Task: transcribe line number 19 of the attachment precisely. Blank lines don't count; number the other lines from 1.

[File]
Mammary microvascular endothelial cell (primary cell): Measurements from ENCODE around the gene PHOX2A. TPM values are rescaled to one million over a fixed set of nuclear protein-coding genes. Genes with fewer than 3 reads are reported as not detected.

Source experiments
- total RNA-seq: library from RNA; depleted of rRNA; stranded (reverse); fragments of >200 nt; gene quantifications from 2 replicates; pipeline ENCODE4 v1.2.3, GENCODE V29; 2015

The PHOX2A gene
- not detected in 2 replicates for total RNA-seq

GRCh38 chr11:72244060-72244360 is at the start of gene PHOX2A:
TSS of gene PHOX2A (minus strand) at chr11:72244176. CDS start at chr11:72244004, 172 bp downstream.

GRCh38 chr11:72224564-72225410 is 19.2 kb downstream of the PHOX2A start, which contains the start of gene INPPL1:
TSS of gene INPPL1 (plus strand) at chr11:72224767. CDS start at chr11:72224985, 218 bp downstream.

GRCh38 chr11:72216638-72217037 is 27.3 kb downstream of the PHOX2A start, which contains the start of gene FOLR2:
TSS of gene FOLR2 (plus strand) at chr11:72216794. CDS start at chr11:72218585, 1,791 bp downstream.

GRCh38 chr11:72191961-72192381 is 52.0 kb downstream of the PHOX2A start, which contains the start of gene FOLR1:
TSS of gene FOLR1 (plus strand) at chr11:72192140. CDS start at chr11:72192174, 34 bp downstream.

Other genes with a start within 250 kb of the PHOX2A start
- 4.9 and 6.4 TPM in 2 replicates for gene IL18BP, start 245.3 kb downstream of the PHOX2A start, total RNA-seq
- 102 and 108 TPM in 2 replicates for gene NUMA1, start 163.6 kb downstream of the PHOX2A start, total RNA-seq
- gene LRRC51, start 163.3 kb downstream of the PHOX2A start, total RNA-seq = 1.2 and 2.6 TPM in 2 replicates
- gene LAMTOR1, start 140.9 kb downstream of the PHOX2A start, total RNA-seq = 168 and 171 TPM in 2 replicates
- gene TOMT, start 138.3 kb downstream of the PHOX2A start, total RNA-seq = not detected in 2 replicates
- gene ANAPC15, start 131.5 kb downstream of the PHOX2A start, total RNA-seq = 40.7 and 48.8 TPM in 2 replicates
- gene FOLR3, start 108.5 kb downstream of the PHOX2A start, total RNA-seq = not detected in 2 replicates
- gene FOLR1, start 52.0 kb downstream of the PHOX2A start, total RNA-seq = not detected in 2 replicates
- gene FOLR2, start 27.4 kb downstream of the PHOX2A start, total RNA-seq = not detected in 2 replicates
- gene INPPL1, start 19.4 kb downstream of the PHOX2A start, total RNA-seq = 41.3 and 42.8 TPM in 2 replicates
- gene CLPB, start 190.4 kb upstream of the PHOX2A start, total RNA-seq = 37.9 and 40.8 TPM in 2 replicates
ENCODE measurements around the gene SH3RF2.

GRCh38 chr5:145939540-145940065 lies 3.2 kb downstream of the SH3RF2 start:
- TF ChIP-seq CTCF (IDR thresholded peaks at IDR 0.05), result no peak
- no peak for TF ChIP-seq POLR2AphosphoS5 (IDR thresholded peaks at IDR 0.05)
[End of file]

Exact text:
- gene TOMT, start 138.3 kb downstream of the PHOX2A start, total RNA-seq = not detected in 2 replicates